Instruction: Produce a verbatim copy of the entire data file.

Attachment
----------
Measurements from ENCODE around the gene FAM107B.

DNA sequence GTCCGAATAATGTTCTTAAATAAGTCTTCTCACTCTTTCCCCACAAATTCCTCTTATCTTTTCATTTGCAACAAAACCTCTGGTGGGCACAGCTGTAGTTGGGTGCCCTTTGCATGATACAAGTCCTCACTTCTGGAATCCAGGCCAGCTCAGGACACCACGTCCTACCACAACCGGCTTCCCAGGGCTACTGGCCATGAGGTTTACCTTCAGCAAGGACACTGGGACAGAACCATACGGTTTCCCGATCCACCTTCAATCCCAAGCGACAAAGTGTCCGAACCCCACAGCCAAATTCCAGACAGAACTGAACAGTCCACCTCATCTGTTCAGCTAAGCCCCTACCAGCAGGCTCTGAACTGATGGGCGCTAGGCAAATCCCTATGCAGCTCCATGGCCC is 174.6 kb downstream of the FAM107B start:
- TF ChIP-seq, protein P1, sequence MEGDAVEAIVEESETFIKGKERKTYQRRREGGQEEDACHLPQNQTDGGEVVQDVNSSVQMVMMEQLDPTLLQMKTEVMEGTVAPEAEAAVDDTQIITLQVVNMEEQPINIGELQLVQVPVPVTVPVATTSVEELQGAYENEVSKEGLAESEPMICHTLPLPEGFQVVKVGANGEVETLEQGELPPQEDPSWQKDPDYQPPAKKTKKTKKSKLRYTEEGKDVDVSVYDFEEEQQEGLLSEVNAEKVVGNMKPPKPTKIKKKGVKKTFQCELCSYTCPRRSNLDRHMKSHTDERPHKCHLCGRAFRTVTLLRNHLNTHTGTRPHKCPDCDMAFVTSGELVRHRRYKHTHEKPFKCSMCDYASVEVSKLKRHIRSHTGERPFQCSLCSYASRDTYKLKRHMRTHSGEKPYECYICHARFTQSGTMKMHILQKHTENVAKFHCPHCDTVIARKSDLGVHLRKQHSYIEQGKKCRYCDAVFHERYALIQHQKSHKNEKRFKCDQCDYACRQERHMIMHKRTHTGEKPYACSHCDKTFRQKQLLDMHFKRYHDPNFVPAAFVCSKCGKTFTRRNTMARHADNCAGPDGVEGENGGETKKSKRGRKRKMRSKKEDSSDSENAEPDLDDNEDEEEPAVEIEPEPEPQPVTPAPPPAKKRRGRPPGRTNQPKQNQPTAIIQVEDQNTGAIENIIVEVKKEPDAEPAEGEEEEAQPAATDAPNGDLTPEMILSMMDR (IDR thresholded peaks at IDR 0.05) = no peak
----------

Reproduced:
Measurements from ENCODE around the gene FAM107B.

DNA sequence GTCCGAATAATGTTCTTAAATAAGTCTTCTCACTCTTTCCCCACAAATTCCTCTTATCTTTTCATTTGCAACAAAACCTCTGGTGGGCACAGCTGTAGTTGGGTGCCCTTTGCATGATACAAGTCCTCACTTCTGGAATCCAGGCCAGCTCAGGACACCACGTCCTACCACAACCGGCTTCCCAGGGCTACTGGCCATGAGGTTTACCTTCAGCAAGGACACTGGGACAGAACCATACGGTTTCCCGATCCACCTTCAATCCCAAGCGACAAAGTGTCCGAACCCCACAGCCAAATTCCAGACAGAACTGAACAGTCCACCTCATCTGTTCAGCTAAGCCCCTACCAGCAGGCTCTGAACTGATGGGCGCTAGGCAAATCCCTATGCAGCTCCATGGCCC is 174.6 kb downstream of the FAM107B start:
- TF ChIP-seq, protein P1, sequence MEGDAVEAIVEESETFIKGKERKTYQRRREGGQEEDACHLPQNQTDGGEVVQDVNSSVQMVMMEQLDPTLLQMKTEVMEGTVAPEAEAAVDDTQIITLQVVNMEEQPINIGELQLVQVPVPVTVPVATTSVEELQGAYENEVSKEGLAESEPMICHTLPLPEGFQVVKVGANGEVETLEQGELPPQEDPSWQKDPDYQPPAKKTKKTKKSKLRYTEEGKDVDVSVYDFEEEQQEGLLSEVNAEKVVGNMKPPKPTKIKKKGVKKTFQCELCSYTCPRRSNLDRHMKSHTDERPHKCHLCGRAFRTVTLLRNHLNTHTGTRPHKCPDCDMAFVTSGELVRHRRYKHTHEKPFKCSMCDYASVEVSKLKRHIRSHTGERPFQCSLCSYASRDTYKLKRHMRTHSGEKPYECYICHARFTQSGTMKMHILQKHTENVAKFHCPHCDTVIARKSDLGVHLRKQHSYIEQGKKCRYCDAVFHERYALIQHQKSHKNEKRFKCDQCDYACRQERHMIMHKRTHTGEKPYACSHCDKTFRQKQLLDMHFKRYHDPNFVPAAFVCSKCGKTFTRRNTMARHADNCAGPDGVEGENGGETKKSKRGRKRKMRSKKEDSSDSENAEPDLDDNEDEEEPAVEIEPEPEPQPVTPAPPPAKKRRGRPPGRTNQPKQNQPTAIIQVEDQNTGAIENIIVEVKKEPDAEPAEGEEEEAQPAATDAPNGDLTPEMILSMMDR (IDR thresholded peaks at IDR 0.05) = no peak